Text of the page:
Now is the time in the summer to consider trying a new spot for in-ground perennials. Ones that get too much or not enough sun or are unsuitable for the site.
Plants that are moved need to establish and begin to grow more roots before the ground freezes. Around the end of August gives the plant that time in this region. The transplants require more frequent supplemental watering. Also, check to be sure your kind of plant can be transplanted or divided and re-planted at this time. Spring and summer bloomers can often be transplanted now.
The perennials ‘Prairie Sun’ Rudbeckia are easy to grow from seed indoors and set out in the flowerbed after the last frost. They are a native cultivar that attracts pollinators.
Versatile they are as a cut flower.
These Rudbeckia have stiff stems and stand upright. These are about 30 inches tall and pair well with 48-inch height zinnias. The ‘Prairie Sun’ grew taller than I expected. That left room for a surprise.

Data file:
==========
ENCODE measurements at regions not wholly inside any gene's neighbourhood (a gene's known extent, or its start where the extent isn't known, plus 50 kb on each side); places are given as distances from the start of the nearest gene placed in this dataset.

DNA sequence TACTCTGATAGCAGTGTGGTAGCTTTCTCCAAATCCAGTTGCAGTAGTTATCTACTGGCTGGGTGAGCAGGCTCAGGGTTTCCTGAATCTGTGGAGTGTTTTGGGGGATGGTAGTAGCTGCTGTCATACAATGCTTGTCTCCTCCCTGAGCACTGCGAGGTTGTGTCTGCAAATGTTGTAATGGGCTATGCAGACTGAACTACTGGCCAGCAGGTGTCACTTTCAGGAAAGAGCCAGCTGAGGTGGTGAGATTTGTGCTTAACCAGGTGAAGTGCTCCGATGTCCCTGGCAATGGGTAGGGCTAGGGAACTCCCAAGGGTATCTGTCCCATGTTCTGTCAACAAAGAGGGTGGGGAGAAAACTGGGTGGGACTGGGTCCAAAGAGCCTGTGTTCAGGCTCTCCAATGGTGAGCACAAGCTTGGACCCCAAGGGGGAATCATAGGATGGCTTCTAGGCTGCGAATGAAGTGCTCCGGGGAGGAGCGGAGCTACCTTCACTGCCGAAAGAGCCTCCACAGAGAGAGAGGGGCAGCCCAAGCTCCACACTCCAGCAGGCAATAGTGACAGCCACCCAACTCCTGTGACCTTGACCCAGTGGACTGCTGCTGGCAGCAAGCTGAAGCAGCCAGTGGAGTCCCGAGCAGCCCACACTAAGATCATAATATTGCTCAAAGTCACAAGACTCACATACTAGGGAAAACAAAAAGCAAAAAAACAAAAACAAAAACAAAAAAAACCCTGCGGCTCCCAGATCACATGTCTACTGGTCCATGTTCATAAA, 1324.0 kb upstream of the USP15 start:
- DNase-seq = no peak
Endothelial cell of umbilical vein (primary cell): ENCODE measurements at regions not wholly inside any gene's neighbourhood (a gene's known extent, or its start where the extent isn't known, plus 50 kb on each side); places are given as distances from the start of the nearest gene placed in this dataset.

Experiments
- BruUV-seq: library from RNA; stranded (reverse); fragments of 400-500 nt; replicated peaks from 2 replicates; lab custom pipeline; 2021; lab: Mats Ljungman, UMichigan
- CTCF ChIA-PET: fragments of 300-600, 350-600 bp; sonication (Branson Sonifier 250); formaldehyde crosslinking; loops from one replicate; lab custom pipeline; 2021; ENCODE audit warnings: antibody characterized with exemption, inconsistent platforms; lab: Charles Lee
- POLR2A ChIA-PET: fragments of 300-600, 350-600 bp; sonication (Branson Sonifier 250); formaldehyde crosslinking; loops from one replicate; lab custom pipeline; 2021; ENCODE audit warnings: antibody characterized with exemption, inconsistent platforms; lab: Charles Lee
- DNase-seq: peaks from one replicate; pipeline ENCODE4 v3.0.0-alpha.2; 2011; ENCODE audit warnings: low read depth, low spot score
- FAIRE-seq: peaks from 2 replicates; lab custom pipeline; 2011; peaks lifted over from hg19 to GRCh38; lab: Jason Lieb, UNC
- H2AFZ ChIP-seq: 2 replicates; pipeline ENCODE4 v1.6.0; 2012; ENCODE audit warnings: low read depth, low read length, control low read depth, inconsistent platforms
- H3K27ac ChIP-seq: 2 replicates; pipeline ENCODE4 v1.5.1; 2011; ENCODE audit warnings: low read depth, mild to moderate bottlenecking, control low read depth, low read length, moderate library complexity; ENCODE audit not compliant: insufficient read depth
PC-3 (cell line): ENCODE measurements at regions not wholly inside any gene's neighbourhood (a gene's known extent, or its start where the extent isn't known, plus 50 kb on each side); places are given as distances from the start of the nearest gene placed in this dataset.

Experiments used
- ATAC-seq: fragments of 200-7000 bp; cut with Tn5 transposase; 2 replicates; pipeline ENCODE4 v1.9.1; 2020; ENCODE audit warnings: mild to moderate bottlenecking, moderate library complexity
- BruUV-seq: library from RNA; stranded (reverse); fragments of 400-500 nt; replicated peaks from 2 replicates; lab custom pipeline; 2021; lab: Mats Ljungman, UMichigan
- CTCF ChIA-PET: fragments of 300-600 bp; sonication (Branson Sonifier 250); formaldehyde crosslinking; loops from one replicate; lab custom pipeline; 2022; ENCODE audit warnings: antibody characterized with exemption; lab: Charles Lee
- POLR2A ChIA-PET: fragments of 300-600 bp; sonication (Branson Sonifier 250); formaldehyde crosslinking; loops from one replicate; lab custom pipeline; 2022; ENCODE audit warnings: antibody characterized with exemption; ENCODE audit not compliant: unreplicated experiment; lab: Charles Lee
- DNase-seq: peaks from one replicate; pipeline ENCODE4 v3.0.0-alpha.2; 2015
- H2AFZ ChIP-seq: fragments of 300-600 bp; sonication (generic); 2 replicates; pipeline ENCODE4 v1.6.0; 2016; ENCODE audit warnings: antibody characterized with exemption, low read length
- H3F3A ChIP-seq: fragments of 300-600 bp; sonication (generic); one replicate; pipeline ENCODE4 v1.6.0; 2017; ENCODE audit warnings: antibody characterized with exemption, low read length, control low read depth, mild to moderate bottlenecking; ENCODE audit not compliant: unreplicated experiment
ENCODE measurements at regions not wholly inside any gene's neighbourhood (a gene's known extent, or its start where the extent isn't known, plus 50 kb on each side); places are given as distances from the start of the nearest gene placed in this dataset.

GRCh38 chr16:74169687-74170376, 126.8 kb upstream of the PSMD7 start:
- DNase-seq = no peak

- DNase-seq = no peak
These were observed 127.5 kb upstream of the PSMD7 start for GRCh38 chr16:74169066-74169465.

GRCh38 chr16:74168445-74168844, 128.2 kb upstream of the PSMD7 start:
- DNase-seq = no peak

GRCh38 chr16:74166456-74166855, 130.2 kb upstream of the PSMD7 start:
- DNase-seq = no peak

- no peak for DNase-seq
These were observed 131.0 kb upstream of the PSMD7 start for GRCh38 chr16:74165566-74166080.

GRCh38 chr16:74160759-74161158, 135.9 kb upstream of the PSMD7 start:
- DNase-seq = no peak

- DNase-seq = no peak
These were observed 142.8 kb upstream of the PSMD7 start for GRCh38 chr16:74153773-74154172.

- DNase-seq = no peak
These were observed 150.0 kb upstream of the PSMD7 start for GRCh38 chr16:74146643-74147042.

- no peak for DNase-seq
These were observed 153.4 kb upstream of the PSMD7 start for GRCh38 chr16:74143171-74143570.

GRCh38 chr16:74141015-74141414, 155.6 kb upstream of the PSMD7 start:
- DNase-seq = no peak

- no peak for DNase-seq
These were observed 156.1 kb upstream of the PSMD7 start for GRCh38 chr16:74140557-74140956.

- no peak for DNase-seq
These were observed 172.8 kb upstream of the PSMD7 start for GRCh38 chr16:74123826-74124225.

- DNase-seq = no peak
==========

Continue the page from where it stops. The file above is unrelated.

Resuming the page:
Sentinel Rudbeckia blocked the view of even the taller marigolds.
Another mostly sun area needs some color. The plants we put there at the start of the season didn’t make it. We’ll see if these hardy Rudbeckia will establish here. Once planted, watered, and mulched, the blooms will be removed to encourage the plant to continue its vegetative growth and become established.
If you want more about fall transplanting, see the current Horticulture magazine. Both fall Northern Gardener, and Fine Gardening have articles on plant placement. These magazines are available for browsing at Yankton Community Library.
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Thanks for sharing this plant…it looks like something I would like to try here in N Nebraska. Going to have to do some research on this one! I’ve never grown rudbeckias from seed, but start quite a few other things each year.
I plan to have a post dedicated to the Rudbeckia soon. Thanks for your interest.